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Farm bureau opposes neonicotinoid ban
New York Ag Connection - 11/30/2023

New York Farm Bureau is making a final push for Gov. Kathy Hochul to veto a bill that would ban the use of neonicotinoid pesticide-treated corn, wheat, and soybean seeds. The organization is concerned about the impact of the ban on farmers and the availability of seeds.

Neonicotinoid pesticides are one of the most common pesticides used on farms and have been found to harm honeybees. However, Jeff Williams, director of public policy at the New York Farm Bureau, argues that using seeds treated with pesticide is better than spraying it on a field, which would be the alternative if the bill is passed.

According to Williams, the active ingredient of the pesticide is only an ounce per acre when using seed treatments. If farmers were spraying pesticides on the field, it would be gallons per acre.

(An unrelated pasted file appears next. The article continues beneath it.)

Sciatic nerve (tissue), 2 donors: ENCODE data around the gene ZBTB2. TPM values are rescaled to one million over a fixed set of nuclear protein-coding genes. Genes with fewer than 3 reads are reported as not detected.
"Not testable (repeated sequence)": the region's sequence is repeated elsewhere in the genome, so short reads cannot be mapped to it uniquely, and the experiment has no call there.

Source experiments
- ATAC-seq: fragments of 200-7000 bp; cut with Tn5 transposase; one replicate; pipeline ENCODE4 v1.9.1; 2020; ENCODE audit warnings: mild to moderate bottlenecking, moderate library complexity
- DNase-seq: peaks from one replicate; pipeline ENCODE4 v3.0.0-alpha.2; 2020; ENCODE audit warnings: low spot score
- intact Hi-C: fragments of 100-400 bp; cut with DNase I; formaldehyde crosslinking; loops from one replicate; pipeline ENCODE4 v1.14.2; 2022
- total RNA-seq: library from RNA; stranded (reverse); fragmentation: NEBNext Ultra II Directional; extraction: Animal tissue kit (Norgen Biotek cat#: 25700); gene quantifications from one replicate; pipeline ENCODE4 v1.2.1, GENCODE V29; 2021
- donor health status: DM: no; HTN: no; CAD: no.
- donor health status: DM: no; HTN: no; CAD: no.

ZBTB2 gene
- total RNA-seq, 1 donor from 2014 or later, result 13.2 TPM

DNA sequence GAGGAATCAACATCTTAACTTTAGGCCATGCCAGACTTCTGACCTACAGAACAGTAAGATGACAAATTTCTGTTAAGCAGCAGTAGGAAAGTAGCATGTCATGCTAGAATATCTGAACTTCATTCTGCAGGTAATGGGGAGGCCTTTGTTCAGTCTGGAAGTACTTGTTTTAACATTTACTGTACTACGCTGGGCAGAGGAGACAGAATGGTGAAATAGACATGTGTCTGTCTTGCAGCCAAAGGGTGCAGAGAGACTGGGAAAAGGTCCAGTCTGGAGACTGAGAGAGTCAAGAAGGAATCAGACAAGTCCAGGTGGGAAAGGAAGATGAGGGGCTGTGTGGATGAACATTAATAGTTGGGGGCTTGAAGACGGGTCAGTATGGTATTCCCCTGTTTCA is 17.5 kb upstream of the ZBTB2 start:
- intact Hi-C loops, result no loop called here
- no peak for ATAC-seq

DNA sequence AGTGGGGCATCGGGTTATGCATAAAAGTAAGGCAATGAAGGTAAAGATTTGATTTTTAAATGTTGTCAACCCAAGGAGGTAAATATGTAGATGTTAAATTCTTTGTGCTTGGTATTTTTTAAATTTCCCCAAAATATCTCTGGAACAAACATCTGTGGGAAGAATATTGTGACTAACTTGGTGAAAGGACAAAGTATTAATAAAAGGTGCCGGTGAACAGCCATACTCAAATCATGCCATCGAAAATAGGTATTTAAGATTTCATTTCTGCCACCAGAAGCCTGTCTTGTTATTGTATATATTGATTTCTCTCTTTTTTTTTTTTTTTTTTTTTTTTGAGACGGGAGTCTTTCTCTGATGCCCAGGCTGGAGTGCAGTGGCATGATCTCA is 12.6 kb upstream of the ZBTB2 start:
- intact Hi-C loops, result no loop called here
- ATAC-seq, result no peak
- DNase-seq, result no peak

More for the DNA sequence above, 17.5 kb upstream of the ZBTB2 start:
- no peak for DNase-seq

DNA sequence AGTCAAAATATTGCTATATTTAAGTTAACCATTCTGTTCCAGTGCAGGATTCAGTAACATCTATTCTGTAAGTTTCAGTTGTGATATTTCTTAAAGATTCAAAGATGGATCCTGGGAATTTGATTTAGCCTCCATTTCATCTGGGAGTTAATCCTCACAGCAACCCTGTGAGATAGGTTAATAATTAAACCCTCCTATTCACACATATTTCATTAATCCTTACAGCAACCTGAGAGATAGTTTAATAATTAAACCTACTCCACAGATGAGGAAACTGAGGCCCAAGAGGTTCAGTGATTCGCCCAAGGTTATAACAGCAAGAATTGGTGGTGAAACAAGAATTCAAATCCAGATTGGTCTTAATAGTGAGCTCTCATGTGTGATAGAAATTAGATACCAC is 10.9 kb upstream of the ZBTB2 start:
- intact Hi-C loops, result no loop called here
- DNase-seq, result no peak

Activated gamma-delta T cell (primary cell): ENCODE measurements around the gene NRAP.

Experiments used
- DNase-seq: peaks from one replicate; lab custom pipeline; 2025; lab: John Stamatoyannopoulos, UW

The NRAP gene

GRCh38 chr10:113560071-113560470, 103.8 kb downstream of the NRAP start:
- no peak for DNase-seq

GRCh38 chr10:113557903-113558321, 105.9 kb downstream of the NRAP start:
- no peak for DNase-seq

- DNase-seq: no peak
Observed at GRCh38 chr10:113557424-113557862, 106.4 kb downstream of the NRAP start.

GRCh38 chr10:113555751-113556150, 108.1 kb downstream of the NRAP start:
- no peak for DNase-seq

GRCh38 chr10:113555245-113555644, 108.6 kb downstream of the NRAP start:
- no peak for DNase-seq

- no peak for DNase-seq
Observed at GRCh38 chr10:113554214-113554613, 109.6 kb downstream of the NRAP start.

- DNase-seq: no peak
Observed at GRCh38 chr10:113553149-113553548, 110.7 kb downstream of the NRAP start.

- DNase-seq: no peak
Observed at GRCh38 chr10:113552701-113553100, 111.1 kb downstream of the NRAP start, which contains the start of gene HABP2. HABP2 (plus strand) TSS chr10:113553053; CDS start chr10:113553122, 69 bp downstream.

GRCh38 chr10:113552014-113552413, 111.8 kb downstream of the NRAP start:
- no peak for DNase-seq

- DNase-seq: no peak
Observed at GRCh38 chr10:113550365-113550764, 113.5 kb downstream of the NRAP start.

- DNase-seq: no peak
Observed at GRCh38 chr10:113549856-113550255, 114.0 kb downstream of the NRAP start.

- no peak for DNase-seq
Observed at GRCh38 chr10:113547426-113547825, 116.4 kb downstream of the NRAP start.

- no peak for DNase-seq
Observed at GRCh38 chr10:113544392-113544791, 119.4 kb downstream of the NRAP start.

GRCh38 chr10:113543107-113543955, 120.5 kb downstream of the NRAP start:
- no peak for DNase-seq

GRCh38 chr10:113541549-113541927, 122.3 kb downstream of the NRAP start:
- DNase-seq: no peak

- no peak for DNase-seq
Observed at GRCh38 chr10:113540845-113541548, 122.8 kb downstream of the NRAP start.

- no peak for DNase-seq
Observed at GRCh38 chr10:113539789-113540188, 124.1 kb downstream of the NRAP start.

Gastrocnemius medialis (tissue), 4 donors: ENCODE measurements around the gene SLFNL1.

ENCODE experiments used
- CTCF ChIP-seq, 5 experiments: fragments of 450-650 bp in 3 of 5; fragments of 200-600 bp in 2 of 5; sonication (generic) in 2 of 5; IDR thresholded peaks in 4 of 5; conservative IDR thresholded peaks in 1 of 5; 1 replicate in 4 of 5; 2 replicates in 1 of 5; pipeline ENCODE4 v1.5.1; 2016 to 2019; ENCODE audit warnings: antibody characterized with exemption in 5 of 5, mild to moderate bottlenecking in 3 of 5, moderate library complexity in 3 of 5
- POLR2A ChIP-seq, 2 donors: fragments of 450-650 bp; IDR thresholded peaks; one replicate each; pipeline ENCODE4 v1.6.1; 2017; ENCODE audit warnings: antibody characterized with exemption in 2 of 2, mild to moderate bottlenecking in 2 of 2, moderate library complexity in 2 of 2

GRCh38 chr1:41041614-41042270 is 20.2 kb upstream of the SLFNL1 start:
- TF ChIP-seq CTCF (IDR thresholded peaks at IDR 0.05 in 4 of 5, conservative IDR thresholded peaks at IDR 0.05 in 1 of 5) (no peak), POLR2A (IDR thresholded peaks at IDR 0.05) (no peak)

Karin Reeves, a co-owner of Reeves Farm in Baldwinsville, said that if the bill passes, it could impact the purchasing availability of sweet corn seeds. She explained that most commercially available sweet corn is treated with seed treatments, and it could get difficult for farmers to get untreated seeds.

Williams also said that the seeds could become more expensive as well because they are modified for certain climates and soil types. He stated that limiting the availability of seeds in New York state would be detrimental to farmers as seed producers would not create unique seeds just for the state.

The New York Farm Bureau is urging Gov. Hochul to veto the bill and allow the science-based pesticide review process through the DEC to continue. The organization believes that restricting pesticide use one by one each year is not an effective approach.


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